Female entrepreneurship, agglomeration, and a new spatial mismatch

Stuart S. Rosenthal, William C. Strange

Research output: Contribution to journalArticle

45 Scopus citations

Abstract

Female entrepreneurs may be less networked than their male counterparts and so derive less benefit from agglomeration. They may also have greater domestic burdens and therefore have higher commuting costs. This paper develops a theoretical model showing that either of these forces can lead to the segregation of male- and female-owned businesses, with female entrepreneurs choosing locations farther from agglomerations and commuting shorter distances. Empirical analysis is consistent with these predictions. Female-owned businesses are segregated, often to a degree similar to black-white residential segregation. Female-owned enterprises are less exposed to agglomeration, with 10% to 20% less ownindustry employment nearby.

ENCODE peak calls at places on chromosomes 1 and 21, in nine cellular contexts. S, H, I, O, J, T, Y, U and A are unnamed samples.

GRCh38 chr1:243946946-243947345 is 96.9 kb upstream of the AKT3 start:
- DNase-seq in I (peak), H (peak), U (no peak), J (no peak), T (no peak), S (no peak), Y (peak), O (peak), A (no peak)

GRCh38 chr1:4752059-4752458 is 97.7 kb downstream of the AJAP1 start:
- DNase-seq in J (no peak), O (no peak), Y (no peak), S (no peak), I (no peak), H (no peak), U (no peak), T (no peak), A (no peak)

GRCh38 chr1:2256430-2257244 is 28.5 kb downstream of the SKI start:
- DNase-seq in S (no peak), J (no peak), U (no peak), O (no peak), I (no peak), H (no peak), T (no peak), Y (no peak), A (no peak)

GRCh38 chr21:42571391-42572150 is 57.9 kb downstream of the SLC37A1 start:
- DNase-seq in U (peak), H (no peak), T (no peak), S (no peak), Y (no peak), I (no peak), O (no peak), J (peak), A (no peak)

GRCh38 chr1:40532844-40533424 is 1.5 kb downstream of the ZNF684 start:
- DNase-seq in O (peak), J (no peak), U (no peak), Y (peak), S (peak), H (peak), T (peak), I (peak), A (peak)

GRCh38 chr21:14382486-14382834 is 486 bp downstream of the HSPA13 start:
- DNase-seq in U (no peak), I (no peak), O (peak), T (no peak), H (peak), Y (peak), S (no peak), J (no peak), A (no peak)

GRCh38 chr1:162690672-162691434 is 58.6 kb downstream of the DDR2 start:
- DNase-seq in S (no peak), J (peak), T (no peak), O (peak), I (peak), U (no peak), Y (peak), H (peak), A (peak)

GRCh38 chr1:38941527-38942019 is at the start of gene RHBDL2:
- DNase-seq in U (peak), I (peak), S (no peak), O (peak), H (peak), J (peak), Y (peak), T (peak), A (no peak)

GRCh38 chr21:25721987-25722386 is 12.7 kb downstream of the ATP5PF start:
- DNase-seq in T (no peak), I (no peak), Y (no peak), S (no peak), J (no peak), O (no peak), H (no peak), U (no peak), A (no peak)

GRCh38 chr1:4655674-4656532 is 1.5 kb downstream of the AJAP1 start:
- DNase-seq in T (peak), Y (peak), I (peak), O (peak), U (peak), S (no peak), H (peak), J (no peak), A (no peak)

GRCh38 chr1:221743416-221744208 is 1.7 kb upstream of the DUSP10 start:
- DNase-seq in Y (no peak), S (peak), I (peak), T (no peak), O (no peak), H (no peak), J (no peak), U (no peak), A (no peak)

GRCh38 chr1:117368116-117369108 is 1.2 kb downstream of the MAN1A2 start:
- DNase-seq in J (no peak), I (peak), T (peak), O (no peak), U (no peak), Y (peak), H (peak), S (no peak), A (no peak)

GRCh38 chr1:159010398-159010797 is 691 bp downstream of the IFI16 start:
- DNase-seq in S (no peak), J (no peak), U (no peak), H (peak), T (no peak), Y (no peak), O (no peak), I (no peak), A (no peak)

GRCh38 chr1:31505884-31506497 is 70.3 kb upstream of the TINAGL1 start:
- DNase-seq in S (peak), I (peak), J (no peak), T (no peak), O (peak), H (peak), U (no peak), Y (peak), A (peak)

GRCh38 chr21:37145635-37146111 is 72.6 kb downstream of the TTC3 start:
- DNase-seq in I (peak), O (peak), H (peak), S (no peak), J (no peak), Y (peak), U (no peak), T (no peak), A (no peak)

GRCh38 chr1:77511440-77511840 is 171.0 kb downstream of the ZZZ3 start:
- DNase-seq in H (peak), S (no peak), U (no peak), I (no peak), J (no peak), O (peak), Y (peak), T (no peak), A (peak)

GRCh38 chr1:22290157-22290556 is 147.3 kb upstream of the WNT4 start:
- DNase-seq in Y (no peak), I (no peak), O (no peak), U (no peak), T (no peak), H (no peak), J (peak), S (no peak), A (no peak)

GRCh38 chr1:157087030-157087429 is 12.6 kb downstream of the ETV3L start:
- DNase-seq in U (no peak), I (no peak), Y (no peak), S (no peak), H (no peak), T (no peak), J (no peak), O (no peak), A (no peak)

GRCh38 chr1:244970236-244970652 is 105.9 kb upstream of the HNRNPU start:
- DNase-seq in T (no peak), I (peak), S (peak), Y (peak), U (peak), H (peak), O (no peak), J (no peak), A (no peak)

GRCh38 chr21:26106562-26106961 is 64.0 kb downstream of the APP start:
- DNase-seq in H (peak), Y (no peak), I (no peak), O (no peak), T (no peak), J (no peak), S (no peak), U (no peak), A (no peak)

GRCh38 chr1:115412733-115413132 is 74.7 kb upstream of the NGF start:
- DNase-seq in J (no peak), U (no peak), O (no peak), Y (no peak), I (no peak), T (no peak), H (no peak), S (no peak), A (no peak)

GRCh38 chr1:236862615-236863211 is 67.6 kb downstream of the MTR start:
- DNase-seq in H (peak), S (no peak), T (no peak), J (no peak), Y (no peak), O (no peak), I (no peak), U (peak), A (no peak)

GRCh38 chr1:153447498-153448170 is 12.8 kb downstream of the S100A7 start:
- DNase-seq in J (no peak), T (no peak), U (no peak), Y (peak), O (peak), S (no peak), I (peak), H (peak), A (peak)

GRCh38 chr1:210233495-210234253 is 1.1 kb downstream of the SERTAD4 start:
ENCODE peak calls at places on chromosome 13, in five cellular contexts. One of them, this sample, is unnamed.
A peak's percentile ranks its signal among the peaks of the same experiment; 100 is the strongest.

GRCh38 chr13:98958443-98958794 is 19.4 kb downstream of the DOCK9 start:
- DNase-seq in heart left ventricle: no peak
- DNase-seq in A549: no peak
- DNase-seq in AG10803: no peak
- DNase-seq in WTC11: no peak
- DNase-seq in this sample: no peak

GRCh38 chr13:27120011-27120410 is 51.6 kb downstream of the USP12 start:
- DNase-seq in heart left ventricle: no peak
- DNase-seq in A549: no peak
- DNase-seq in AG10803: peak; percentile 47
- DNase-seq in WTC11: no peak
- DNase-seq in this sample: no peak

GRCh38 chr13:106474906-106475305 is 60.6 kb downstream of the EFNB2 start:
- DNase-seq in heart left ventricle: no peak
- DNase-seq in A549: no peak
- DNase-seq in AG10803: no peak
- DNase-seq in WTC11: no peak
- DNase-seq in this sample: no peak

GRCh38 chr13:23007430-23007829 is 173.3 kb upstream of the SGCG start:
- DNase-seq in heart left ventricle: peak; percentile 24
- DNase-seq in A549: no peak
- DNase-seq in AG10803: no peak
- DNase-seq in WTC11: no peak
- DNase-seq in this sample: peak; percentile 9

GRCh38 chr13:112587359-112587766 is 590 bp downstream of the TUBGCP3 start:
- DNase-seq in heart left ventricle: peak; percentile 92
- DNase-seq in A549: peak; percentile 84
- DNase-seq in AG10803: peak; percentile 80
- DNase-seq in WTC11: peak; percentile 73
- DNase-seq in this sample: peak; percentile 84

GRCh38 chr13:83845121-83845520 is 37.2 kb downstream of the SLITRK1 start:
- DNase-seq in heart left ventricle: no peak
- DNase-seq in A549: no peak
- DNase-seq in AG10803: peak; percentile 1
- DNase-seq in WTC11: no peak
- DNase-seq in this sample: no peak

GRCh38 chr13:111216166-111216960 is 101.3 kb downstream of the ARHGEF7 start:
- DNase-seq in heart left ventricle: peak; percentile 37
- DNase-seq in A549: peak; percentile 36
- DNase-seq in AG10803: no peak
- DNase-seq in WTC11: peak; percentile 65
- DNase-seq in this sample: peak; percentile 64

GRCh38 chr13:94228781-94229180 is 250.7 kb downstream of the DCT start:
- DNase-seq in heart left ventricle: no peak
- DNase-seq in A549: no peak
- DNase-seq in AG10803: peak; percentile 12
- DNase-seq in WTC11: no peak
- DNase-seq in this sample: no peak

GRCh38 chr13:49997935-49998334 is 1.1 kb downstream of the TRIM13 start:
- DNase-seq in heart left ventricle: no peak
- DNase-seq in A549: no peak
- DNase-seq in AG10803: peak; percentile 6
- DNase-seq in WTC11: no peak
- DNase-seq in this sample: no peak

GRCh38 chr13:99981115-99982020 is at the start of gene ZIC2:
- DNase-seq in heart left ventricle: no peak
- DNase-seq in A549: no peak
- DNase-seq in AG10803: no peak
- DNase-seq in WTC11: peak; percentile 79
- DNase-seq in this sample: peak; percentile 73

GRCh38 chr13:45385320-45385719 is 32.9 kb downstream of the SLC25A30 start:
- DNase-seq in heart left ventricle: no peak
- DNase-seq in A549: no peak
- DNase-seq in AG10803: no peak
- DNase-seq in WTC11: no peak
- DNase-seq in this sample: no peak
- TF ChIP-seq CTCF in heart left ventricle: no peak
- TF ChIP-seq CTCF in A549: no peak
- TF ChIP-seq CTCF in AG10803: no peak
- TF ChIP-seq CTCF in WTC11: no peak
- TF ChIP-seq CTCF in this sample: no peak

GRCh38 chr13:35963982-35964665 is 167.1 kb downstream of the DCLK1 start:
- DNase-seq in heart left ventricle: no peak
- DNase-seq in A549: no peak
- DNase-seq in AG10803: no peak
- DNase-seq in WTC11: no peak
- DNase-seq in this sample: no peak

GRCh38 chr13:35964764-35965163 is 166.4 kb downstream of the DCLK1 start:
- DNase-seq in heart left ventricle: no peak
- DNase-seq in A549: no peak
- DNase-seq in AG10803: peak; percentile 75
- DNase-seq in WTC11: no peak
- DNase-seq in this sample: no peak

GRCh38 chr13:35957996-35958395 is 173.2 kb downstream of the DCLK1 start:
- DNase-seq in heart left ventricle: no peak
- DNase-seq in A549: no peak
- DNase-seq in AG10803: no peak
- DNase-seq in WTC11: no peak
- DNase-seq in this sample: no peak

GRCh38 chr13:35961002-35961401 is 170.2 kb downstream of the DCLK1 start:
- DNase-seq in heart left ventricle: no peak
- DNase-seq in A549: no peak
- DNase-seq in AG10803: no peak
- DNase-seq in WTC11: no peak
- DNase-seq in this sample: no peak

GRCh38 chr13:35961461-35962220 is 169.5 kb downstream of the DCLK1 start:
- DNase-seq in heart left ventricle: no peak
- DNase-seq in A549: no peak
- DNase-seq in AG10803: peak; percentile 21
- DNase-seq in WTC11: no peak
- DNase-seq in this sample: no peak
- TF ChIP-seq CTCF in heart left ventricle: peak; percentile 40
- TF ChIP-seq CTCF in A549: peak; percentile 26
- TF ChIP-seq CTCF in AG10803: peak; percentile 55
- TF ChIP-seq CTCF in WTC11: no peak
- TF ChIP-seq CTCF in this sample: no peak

Original languageEnglish (US)
Pages (from-to)764-788
Number of pages25
JournalReview of Economics and Statistics
Volume94
Issue number3
DOIs
StatePublished - Dec 1 2012

ASJC Scopus subject areas

  • Social Sciences (miscellaneous)
  • Economics and Econometrics

Fingerprint Dive into the research topics of 'Female entrepreneurship, agglomeration, and a new spatial mismatch'. Together they form a unique fingerprint.

  • Cite this